On January 30, 2019 EUIPO Grand Board of decisions was recently faced with the case of the application of the “Brexit” Trademark. The case concerns the eligibility for registration of the figurative sign “BREXiT” for ‘energy drinks containing caffeine; beer’ in Class 32.
The application was refused by the examiner for lack of distinctiveness and against public policy as it was pointed out that the relevant public includes all consumers in the EU as they frequently encounter the term through the mass media and the internet.
With respect to the infringement of public policy or to accepted principles of morality the GB found that word ‘Brexit’ denotes a sovereign political decision, that was taken legally and has no negative moral connotations; it is neither an incitement to crime, nor an emblem for terrorism or a byword for sexism or racism. The word alone does not express an opinion. The fact that part of the UK public may have been upset by a controversial decision taken democratically does not constitute an offence. The GB therefore concluded that the sign cannot be deemed to be contrary to the accepted principles of morality, in and of itself, nor when used as a brand for the goods applied for.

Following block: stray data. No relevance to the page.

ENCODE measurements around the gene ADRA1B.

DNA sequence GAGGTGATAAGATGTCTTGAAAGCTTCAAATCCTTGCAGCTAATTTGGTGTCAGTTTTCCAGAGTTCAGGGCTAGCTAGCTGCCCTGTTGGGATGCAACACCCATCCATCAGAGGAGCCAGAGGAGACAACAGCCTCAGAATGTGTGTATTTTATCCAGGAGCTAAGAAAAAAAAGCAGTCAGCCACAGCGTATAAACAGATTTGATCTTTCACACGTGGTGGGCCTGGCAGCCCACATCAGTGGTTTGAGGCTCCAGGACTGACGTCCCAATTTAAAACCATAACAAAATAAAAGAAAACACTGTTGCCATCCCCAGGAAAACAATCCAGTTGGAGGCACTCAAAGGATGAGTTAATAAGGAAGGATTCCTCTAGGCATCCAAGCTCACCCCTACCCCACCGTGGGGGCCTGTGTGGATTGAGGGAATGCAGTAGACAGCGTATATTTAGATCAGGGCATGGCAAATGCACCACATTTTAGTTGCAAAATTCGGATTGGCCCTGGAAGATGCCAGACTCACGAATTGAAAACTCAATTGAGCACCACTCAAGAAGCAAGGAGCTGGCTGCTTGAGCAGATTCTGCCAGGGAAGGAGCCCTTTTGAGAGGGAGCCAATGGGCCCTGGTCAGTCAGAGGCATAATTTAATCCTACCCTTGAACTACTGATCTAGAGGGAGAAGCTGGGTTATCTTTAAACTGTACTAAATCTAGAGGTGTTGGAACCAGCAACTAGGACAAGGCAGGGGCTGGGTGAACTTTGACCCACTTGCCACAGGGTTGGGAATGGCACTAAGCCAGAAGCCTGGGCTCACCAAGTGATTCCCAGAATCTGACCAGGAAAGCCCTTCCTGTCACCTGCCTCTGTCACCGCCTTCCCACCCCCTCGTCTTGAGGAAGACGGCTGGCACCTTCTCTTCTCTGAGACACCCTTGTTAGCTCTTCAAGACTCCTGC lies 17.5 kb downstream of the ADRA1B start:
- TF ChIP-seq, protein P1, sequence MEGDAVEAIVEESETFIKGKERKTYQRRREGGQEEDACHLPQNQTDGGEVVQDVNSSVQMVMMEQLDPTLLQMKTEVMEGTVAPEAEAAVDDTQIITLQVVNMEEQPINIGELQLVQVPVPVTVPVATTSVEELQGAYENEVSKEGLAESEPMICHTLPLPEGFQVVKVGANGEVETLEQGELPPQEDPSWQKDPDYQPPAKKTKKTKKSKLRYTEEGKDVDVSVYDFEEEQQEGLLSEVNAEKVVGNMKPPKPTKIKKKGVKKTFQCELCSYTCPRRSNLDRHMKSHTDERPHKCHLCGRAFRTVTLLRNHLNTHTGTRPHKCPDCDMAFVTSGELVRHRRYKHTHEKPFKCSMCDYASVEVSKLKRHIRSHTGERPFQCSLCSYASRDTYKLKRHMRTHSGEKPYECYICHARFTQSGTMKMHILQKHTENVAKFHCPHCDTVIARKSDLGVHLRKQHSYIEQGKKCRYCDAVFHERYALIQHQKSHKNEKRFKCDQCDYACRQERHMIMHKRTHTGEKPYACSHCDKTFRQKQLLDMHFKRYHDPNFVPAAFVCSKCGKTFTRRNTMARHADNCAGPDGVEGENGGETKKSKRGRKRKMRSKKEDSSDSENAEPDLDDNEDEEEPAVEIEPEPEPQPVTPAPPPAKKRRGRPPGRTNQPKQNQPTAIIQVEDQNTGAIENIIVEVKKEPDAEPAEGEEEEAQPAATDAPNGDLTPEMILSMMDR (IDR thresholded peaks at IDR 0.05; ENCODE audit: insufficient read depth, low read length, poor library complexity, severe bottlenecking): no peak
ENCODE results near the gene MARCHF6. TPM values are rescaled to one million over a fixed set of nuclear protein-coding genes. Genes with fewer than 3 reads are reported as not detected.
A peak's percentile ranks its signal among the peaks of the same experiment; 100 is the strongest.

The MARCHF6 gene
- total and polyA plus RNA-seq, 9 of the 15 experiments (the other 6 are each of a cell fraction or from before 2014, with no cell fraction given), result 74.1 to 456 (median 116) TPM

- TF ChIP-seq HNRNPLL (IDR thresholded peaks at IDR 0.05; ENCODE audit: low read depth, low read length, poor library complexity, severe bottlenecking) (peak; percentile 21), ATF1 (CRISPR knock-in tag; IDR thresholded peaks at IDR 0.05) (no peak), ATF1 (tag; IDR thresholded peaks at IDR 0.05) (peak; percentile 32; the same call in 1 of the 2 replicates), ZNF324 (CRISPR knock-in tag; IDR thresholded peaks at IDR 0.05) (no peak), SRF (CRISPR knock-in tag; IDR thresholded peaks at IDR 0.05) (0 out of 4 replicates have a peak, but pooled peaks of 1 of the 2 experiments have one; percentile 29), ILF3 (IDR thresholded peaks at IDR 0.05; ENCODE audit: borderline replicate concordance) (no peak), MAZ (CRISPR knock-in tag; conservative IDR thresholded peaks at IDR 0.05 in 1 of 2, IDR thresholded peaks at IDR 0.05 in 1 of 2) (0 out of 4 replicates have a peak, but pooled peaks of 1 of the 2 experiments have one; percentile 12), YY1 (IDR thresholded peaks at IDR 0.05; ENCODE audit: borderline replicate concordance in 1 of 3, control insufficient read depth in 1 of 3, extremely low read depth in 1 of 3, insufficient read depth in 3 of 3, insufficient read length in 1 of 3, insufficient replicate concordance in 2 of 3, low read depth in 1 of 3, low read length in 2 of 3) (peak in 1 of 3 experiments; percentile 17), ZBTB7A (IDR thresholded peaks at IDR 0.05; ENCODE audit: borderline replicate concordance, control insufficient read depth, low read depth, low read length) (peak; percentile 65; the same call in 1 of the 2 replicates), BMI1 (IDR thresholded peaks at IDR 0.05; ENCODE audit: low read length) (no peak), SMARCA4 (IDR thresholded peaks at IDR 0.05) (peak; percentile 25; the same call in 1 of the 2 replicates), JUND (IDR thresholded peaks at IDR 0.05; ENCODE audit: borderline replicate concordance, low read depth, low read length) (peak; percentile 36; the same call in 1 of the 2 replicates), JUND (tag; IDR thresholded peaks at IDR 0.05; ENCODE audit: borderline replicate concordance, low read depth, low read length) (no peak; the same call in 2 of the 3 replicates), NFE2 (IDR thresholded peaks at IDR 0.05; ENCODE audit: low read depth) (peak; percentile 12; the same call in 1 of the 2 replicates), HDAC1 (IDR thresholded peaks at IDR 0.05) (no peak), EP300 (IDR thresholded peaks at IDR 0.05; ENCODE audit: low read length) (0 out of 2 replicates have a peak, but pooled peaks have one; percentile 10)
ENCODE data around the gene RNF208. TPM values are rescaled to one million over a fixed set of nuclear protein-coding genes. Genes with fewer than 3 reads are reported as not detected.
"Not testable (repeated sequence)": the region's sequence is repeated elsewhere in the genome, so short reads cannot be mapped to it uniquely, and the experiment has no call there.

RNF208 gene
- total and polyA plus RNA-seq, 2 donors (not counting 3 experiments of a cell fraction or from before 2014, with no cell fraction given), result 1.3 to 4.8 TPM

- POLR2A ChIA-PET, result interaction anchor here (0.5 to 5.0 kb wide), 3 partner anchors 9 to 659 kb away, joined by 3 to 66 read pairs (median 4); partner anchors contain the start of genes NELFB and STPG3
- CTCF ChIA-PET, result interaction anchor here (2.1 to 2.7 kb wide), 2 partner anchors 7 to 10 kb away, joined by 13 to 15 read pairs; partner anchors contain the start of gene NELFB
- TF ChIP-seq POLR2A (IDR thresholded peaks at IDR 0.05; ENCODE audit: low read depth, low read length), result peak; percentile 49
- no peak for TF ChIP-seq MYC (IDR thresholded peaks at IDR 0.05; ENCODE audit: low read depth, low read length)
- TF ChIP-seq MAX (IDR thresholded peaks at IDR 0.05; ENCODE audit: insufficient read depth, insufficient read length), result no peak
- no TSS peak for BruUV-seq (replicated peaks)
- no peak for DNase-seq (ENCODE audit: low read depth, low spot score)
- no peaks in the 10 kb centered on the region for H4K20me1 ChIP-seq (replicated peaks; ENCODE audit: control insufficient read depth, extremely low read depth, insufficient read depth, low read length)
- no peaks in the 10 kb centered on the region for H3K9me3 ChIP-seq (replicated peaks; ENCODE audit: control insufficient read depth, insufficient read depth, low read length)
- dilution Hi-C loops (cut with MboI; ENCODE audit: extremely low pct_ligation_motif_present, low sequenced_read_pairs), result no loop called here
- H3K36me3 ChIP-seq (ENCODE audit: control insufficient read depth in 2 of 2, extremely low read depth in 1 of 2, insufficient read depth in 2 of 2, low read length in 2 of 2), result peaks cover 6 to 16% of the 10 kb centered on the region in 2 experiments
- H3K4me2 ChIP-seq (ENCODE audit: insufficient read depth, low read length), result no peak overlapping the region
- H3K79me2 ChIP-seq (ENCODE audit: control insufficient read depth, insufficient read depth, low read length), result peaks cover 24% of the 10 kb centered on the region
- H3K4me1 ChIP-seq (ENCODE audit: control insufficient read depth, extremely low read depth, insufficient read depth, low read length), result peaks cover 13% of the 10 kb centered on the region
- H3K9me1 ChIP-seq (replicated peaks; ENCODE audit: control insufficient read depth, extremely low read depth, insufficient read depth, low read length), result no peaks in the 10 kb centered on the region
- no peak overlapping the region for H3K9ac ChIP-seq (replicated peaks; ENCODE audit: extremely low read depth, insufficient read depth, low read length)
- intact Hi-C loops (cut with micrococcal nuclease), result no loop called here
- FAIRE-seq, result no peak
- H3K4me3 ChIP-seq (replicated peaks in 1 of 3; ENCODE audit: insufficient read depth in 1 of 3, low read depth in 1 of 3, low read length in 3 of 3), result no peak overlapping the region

Nevertheless, the term was, already at its filing date, so well-known to consumers as the name of an event of a historical and political nature that it would not be associated, prima facie, with specific goods originating from a specific trader. It may only acquire distinctiveness if consumers are sufficiently exposed to it in a trade context. Moreover, the colours and font are unable to divert the attention of the public away from the non-distinctive message conveyed by the word. The background evoking the Union jack accentuates this message. For the above reasons, the GB refused the application and dismissed the appeal.